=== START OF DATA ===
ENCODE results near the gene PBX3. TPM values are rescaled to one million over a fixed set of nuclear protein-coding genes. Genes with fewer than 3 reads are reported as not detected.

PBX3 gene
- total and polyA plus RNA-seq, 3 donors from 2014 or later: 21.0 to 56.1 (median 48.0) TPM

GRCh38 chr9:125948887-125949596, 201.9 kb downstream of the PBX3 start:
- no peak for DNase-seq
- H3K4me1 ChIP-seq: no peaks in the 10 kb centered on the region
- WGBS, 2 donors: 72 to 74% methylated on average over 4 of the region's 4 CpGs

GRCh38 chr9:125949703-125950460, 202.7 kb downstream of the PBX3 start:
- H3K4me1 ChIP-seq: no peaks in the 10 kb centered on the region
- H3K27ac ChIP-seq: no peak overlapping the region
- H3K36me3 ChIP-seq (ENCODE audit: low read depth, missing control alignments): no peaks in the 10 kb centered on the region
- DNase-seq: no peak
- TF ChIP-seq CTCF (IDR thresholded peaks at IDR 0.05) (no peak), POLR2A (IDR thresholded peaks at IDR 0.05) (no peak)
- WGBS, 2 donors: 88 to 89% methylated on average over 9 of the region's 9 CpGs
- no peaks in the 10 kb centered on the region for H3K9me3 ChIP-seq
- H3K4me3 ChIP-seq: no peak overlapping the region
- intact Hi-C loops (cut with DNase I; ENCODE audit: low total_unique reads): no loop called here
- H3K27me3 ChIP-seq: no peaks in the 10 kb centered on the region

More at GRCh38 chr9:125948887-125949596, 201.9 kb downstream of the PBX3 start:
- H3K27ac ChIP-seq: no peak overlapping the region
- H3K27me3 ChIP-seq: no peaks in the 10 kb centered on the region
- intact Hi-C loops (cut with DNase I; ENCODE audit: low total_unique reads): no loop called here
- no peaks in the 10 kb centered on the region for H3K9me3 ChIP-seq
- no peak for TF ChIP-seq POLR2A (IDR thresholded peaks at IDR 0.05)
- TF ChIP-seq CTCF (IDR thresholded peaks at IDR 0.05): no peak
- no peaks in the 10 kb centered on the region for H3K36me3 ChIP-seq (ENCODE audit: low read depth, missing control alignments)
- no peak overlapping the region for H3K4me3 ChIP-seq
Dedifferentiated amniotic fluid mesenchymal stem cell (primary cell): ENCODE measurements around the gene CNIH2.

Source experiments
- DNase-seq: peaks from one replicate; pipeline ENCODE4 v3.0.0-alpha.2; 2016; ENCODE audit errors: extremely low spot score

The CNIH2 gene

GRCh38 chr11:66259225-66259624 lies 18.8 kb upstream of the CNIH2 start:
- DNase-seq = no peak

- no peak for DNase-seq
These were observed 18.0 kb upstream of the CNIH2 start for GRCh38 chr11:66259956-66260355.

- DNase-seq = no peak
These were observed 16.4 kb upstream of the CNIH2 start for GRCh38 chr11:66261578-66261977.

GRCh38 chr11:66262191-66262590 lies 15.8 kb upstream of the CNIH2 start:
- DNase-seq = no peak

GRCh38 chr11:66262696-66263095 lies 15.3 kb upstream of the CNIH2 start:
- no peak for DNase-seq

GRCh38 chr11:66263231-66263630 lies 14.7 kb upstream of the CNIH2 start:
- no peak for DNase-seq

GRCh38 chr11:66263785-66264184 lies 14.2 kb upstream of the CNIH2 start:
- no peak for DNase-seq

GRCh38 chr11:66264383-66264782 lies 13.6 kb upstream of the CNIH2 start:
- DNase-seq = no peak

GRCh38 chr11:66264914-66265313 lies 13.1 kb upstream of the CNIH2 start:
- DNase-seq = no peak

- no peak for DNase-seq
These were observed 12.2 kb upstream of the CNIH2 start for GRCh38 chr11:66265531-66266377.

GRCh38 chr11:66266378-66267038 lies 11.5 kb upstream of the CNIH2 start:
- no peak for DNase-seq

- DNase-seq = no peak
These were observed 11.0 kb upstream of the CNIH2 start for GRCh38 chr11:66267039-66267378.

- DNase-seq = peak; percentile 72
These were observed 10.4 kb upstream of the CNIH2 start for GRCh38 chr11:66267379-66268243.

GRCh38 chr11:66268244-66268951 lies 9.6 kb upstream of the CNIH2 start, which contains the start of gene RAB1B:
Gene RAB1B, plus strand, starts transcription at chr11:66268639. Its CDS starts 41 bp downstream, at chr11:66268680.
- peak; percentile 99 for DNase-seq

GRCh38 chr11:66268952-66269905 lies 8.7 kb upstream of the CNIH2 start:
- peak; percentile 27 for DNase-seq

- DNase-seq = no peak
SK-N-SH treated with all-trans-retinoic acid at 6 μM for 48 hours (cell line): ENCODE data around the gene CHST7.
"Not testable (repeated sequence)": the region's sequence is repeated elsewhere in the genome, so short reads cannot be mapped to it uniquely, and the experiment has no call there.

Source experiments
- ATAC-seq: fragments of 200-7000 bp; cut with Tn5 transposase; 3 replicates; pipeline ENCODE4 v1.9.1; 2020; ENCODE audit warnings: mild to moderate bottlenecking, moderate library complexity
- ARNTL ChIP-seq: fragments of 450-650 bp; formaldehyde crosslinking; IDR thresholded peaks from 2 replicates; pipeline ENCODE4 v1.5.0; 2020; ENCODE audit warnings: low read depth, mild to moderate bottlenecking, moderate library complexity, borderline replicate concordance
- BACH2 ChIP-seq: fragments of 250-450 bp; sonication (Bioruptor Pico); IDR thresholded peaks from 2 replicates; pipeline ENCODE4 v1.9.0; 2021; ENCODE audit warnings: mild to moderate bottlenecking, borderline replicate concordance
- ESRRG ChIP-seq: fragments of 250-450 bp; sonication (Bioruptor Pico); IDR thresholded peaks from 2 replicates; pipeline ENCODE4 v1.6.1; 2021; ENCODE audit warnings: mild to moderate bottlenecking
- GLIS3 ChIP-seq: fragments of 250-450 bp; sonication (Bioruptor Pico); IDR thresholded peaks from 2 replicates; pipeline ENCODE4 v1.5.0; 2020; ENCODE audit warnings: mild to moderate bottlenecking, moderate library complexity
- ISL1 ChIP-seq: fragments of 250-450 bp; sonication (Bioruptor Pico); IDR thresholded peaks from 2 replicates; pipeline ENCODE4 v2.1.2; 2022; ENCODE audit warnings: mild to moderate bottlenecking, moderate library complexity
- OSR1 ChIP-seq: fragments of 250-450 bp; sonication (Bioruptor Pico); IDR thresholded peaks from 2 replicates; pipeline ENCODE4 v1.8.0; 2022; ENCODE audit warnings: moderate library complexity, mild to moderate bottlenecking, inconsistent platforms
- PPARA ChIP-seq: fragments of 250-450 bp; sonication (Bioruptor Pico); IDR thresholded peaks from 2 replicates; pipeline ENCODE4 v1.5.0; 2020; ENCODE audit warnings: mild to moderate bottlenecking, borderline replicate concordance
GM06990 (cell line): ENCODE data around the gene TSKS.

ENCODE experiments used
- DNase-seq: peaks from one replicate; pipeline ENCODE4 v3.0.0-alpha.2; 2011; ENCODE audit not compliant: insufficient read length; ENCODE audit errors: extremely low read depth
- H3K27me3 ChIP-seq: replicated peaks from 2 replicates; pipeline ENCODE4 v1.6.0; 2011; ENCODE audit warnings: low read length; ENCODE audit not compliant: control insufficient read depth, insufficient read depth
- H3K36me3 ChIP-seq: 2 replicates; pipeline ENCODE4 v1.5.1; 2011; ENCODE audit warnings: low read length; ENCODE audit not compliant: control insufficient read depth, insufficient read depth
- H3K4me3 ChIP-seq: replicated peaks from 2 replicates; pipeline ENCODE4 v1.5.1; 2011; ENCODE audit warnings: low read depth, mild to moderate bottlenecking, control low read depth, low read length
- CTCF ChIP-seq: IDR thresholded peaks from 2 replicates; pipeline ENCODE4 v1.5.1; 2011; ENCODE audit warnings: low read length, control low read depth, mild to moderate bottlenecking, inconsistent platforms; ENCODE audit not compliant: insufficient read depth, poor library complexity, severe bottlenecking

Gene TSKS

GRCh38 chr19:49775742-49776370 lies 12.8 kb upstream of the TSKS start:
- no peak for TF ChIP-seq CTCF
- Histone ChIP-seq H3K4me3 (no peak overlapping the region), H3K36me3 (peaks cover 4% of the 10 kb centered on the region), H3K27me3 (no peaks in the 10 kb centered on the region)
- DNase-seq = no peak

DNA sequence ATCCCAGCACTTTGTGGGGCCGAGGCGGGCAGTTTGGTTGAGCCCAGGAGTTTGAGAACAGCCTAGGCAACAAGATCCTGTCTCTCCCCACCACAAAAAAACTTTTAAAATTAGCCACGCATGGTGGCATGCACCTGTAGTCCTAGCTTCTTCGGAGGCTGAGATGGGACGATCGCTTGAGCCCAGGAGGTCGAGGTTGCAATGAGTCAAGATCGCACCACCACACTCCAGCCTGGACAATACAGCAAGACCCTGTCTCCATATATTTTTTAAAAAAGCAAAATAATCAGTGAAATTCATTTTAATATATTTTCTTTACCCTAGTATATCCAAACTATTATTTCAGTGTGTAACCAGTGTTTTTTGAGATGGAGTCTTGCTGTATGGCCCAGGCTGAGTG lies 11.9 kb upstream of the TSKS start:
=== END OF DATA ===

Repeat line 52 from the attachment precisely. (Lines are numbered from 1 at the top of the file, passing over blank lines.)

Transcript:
GRCh38 chr11:66266378-66267038 lies 11.5 kb upstream of the CNIH2 start: